Privacy dilemma for developers- Apple to the rescue-

Privacy dilemma for developers: Apple to the rescue?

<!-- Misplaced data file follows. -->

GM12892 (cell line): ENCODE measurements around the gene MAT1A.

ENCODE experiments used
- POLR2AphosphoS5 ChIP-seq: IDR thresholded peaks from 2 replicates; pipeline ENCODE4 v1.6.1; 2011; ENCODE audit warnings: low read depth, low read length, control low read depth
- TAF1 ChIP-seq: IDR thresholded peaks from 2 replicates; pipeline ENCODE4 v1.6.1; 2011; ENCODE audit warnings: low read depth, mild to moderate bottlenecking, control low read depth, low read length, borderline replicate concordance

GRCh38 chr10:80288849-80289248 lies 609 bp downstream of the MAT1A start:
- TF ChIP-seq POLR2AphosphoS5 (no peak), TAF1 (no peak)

Livingston said it took Kik "just a few days" to modify the app to be more transparent. Not only did new alerts tell users that their address book would be uploaded, but a secondary confirmation, if you opted out, reminded them that the whole point of the app was to make connections. "Are you sure?" the pop-up asks. "You will have to add each of your friends manually."Other companies use hashing or encryption to protect address book privacy. Localmind CEO Lenny Rachitsky,for example (see Localmind gooses location-advice service) told me that "We hashed all address book data and sent it over SSL." So not only were users' address books not human-readable on the Localmind servers, but the transmission of the data was encrypted on the way there. You are not your userThe challenge for developers is to recognize that data that one person doesn't care about may be of life-or-death import to another. That's why being deliberate when it comes to data practices is a good idea. But deliberation slows you down.And that's why the platform companies, like Apple, Google, and Facebook, have to moderate developers eager to have their app suck up data first, and ask questions later. This has already happened with location data to a much greater extent than it does with address data. And Google, at least, does block Android apps from accessing address books without user permission. Facebook provides social matching as a service to developers who use that social network--so Facebook-reliant apps don't actually get the address books.Apple has been behind in this. It relied on policy to protect address books. That policy, clearly, has failed. And it failed a long time ago.